State's Two Marijuana Parties Could Become Bigger Contenders

November 07, 2018 05:45 PM

While they didn't elect anyone to office Tuesday, the two marijuana parties in the state, considered minor parties, are declaring major victories, and it could mean significant changes for the next election cycle.

Noah Johnson with the Grassroots Legalize Cannabis Party received nearly 6 percent of the vote in the statewide race for attorney general.


Legalize Marijuana Now Party candidate Michael Ford took more than 5 percent of the vote in the state auditor's race.

According to the secretary of state's office, if both candidates also get one vote in each of the state's 87 counties, they'll achieve major political party status in Minnesota.

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"Obviously getting major party status, we won't have to collect 30,00 signatures just to get on the ballot, which is quite a backbreaking task," said Chris Wright with the Grassroots Legalize Cannabis Party.

As a major party they would have the opportunity to participate in debates, and also be eligible for public financing.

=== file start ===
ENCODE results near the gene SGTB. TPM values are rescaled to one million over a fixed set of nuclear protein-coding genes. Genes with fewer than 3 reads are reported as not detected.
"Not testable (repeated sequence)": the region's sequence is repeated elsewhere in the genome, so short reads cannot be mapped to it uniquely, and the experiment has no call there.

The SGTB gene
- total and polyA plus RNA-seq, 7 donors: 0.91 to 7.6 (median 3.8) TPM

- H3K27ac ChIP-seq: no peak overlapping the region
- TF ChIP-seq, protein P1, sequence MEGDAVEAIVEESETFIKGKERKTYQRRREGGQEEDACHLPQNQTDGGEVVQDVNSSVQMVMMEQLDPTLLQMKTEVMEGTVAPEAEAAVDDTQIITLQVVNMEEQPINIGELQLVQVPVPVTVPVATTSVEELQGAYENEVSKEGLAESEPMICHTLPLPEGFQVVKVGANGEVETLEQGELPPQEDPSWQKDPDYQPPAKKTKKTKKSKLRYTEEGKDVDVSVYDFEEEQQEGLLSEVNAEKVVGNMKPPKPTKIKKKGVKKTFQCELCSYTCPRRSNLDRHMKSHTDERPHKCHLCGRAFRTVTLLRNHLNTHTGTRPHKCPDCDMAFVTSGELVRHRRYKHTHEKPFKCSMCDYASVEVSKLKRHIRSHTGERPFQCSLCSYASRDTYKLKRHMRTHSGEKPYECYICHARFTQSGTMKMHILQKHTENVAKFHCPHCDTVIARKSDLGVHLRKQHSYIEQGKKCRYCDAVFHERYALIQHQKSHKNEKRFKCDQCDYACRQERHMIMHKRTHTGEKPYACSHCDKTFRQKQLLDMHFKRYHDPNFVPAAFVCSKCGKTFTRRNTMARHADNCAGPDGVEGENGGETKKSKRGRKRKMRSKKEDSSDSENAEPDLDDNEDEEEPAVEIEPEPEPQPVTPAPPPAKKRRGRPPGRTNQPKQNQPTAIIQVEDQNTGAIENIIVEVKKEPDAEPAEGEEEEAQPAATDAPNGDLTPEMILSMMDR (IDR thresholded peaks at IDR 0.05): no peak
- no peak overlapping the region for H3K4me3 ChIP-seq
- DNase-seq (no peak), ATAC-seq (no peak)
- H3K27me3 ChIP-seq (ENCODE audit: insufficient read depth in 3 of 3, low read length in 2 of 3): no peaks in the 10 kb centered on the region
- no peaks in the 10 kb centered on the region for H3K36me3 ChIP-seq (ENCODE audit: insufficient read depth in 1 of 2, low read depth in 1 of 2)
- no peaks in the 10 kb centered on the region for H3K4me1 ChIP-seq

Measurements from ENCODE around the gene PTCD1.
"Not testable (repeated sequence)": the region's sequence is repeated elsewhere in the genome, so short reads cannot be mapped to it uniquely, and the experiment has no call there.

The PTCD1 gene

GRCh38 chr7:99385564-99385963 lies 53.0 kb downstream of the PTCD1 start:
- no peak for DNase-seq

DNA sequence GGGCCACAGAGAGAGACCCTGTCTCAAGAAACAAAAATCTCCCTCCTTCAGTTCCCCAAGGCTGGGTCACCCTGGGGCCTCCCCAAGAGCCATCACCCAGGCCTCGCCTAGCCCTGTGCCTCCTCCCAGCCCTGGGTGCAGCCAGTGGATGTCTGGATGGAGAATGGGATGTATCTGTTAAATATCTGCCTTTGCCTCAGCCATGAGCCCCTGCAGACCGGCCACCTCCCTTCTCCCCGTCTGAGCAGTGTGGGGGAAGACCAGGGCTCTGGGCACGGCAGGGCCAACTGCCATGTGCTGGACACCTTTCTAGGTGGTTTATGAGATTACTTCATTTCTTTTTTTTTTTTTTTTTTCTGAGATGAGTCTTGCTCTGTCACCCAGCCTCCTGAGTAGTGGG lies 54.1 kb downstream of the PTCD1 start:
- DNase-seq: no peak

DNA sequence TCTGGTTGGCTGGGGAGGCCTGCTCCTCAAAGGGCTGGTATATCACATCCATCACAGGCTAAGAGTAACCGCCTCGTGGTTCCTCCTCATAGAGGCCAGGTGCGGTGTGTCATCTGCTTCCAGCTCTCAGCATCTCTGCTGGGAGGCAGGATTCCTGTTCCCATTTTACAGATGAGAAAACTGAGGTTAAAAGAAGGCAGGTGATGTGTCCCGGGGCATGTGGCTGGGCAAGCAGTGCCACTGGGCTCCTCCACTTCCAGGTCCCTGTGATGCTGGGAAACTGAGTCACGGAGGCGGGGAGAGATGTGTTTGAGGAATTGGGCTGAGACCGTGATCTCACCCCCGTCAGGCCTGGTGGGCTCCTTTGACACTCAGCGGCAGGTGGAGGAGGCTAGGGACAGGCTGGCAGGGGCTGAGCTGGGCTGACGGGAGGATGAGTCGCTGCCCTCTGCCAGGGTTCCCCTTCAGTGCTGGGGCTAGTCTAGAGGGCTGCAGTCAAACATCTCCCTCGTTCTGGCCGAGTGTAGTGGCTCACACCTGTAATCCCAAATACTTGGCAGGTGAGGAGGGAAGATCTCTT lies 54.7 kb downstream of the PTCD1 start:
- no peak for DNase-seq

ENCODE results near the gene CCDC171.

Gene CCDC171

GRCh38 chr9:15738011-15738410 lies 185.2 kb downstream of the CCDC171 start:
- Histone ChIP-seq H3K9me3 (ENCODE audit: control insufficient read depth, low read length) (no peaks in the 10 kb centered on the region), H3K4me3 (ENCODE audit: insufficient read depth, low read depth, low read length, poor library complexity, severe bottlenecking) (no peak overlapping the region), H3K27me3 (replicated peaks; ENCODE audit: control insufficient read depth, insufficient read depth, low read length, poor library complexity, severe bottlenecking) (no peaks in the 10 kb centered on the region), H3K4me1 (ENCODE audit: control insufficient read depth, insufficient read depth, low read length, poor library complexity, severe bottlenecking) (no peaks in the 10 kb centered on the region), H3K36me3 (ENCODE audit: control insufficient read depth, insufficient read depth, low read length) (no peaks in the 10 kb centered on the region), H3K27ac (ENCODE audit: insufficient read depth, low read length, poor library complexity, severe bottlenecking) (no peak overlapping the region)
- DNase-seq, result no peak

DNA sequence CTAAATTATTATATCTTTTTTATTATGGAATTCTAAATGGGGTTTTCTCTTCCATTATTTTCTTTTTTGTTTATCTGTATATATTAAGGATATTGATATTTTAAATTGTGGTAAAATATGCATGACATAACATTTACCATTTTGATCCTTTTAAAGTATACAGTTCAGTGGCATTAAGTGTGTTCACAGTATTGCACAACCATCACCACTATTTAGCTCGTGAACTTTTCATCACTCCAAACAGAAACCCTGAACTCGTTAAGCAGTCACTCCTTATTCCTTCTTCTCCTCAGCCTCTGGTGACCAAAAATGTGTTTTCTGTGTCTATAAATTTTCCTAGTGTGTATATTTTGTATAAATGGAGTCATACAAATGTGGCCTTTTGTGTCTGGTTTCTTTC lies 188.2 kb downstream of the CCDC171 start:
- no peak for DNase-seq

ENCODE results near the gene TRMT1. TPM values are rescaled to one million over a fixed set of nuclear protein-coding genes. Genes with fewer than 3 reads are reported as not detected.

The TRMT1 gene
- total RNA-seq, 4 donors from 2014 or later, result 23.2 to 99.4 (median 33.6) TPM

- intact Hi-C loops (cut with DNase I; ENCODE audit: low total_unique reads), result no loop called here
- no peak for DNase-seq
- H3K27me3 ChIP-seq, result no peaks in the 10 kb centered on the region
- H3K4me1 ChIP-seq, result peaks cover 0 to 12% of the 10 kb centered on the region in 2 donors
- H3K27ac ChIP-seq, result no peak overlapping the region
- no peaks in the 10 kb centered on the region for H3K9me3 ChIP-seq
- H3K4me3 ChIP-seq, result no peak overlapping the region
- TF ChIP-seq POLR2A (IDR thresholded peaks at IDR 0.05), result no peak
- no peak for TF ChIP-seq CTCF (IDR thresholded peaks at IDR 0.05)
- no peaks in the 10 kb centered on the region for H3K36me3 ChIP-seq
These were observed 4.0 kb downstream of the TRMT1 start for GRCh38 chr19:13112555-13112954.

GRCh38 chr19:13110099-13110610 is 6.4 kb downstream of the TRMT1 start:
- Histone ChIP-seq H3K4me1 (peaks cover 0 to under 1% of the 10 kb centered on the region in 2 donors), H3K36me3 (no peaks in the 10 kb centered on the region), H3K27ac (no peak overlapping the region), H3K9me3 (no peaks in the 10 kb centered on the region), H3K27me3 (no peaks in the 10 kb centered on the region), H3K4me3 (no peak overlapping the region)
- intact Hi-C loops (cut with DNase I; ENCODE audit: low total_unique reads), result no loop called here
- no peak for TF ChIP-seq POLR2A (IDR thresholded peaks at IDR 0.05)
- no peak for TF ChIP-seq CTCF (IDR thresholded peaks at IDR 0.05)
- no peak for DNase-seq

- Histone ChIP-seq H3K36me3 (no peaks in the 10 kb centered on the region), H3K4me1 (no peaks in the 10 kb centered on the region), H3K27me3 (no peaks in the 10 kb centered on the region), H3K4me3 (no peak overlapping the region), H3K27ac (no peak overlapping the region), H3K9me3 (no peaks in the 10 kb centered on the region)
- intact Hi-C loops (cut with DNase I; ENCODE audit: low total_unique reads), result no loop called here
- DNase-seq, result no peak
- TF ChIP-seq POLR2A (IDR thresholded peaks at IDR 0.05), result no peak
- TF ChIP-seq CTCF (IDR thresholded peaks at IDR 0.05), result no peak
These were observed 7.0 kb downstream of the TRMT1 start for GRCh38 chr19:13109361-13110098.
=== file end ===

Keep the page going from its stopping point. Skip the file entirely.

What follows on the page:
A benefit of being a major party in Minnesota is becoming eligible for campaign subsidies.  However, that's not the only perk.  Below are some of the other advantages major political parties have over minor political parties.

Polling place challengers are people who can challenge or contest another voter’s eligibility.

"I think we'll get a few more contributions during our campaigns, I don't think it will be much more than what we have, but I don't think that will matter because the voters are willing to vote for marijuana," he adds.

The secretary of state's office will know if they've met the criteria when the state canvassing board meets at the end of the month.

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Jessica Miles

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